Subliminal Reduction at the Washington Post
Throughout the 1970s and early 1980s, Subliminal Seduction by Wilson Bryan Key was constantly in print. I think I bought my paperback copy a good decade after it was first released in 1973. I've never really bought the conspiratorial theory; there have been Freudian images in advertising since -- well, probably since about five minutes after the good doctor smoked his first cigar. And it does seem like bored airbrush artists have long been inserting funky imagery into the ice cubes in photographs of scotch tumblers. But...do these techniques in and of themselves actually manipulate consumers to buy a particular product?
On the Pajamas homepage, Charlie Martin attempts to ascertain the crowd numbers at Glenn Beck's rally yesterday, by studying the photos released by the media. But not the first photo the Washington Post had on their Website for much of Saturday.
That photo was the topic of an item by Prof. William A. Jacobson. After he mentioned Key's venerable book, I thought I'd have a little fun with Photoshop to illustrate the point he made about "Subliminal Deception" on his Legal Insurrection blog:
The image on The Washington Post [see note below] website of the Restoring Honor rally today in Washington, D.C., reminded me of the advertising concept of subliminal seduction, where images are inserted into an advertisement in such a way as to send a message to the viewer without the viewer knowing it.
WaPo's article about the rally carried a time stamp of 1:38 p.m., but the photo of a near empty crowd in front of the Lincoln Memorial clearly was taken long before the tens or hundreds of thousands of rally participants arrived.
The caption says "Glenn Beck Rally Draws Thousands," but the photo is not of the rally.
[Note: WaPo has updated the linked article, and as of 9:03 p.m. has a different photo and more photos showing the crowd. The screenshot above was taken at 1:38 p.m., and the same lead photo and image was on the website at least until after 2 p.m. Considering that the rally started at 10:00 a.m., at which time the area was packed, there was no excuse for WaPo using that photo for several hours.]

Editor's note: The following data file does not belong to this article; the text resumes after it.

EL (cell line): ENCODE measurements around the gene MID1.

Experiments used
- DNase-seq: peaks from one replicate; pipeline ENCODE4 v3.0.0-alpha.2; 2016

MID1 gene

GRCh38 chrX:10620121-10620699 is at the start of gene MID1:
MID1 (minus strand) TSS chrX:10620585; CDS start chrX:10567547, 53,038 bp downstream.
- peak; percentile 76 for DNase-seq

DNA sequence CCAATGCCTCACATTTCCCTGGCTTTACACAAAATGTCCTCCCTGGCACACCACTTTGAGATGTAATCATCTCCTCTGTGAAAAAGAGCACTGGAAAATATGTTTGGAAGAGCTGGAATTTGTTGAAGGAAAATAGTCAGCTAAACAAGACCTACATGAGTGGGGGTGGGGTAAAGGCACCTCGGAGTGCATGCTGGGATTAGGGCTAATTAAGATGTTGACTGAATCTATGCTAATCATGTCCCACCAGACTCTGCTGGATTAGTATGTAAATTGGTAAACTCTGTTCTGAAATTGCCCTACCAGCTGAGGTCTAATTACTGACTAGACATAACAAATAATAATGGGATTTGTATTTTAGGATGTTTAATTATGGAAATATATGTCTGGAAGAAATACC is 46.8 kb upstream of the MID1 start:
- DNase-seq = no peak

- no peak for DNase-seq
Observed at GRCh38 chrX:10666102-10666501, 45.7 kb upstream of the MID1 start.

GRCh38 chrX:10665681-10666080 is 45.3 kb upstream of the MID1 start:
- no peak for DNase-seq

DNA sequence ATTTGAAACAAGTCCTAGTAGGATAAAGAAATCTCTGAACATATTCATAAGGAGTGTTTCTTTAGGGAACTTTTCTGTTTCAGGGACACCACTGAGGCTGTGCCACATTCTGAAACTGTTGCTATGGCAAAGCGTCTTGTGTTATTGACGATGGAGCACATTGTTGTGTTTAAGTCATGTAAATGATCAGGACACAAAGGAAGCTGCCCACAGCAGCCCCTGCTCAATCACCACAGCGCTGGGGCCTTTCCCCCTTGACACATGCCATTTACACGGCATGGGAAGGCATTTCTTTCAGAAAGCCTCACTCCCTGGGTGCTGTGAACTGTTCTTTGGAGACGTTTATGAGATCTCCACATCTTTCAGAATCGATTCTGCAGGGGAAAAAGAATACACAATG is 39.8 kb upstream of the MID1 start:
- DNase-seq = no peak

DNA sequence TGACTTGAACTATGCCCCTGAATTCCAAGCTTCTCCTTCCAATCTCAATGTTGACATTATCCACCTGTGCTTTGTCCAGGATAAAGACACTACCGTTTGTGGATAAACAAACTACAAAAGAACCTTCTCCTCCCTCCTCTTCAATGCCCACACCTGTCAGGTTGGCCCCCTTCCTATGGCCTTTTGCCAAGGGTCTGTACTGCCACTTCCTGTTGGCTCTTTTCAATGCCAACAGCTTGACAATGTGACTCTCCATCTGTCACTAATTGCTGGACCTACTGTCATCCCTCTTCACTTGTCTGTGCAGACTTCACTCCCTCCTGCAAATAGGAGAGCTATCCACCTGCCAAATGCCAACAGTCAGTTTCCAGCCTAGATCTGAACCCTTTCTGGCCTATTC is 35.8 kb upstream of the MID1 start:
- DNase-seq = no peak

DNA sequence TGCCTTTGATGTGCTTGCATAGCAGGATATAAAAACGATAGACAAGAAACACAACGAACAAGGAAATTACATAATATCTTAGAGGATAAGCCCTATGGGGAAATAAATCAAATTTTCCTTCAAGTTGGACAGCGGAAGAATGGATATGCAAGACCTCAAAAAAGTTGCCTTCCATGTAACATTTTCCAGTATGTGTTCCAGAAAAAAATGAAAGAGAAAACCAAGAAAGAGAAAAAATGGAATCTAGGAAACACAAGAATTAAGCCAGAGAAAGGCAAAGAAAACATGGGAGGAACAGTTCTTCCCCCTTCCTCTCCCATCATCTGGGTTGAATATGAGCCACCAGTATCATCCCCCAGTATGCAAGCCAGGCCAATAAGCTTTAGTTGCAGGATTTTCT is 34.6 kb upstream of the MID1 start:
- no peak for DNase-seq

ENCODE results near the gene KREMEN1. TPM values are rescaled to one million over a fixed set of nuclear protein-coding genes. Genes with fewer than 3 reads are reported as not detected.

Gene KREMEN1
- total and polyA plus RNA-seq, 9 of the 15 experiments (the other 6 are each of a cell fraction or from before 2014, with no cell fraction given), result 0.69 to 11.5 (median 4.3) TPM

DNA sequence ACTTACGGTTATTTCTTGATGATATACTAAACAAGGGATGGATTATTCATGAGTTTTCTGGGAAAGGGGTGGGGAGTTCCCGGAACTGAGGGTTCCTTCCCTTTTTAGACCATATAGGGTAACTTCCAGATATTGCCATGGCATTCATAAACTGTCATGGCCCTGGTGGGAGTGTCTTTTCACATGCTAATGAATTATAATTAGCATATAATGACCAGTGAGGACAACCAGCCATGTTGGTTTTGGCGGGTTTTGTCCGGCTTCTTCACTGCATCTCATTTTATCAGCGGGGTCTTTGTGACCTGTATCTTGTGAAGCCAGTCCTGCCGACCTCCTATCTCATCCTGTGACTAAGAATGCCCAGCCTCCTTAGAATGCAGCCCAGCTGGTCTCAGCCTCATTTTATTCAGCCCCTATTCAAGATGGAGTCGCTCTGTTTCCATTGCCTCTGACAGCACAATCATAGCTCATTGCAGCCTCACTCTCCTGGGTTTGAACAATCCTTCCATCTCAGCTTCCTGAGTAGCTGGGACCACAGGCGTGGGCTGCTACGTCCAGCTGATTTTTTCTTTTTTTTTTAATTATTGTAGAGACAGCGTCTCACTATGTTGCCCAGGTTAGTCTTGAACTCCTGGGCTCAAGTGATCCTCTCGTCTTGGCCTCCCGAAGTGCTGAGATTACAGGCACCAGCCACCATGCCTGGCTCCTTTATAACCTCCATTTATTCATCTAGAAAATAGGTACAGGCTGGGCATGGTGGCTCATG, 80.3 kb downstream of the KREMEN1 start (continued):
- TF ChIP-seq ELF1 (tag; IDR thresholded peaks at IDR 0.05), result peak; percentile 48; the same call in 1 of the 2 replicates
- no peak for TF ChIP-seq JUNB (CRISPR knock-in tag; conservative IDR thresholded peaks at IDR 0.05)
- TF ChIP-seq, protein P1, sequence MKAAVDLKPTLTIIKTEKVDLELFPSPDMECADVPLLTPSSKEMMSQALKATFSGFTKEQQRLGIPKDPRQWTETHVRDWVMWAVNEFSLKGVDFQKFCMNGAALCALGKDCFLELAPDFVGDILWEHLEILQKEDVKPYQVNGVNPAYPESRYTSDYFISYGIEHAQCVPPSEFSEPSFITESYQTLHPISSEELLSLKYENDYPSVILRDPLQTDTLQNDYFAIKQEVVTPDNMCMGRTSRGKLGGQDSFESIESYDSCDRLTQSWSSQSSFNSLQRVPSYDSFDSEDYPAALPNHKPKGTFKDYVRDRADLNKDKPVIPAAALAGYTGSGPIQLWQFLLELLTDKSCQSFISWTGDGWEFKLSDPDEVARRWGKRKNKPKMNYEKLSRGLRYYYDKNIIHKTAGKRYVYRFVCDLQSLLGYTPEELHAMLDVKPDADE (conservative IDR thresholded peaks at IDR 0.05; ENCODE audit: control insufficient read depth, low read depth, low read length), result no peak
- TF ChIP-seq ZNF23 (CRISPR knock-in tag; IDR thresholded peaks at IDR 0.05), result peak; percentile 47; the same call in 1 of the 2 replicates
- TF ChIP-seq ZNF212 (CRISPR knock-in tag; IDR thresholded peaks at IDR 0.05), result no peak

Update: Here's what the crowd-shot looked like during the rally (Via):
When they're not using scare quotes, of course.
Beck was certainly good-natured about techniques by the WaPo and others to play down the size of the crowd; as he joked to them during his speech,"I have just gotten word from the media that there is over a thousand people here today!" But these sort of techniques, combined with the increasingly hostile tone of the MSM regarding wide swatches of their readers, and coming after the same tactics were employed by the MSM to minimize the similarly massive crowds to Beck's 9/12 rally last year, are starting to seem less like the epistemic closure of the MSM's cocoon, and more like an exercise in magical thinking. As was, in retrospect, this:
In late October 2008, New Yorker staff writer George Packer reported "the complete collapse of the four-decade project that brought conservatism to power in America." Two weeks later, the day after Mr. Obama's election, Washington Post columnist E.J. Dionne proclaimed "the end of a conservative era" that had begun with the rise of Ronald Reagan.And in February 2009, New York Times Book Review and Week in Review editor Sam Tanenhaus, writing in The New Republic, declared that "movement conservatism is exhausted and quite possibly dead." Mr. Tanenhaus even purported to discern in the new president "the emergence of a president who seems more thoroughly steeped in the principles of Burkean conservatism than any significant thinker or political figure on the right."
Messrs. Packer, Dionne and Tanenhaus underestimated what the conservative tradition rightly emphasizes, which is the high degree of unpredictability in human affairs. They also conflated the flagging fortunes of George W. Bush's Republican Party with conservatism's popular appeal. Most importantly, they failed to grasp the imperatives that flow from conservative principles in America, and the full range of tasks connected to preserving freedom.
But then, that's why the Washington Post and its related publications get the big bucks these days.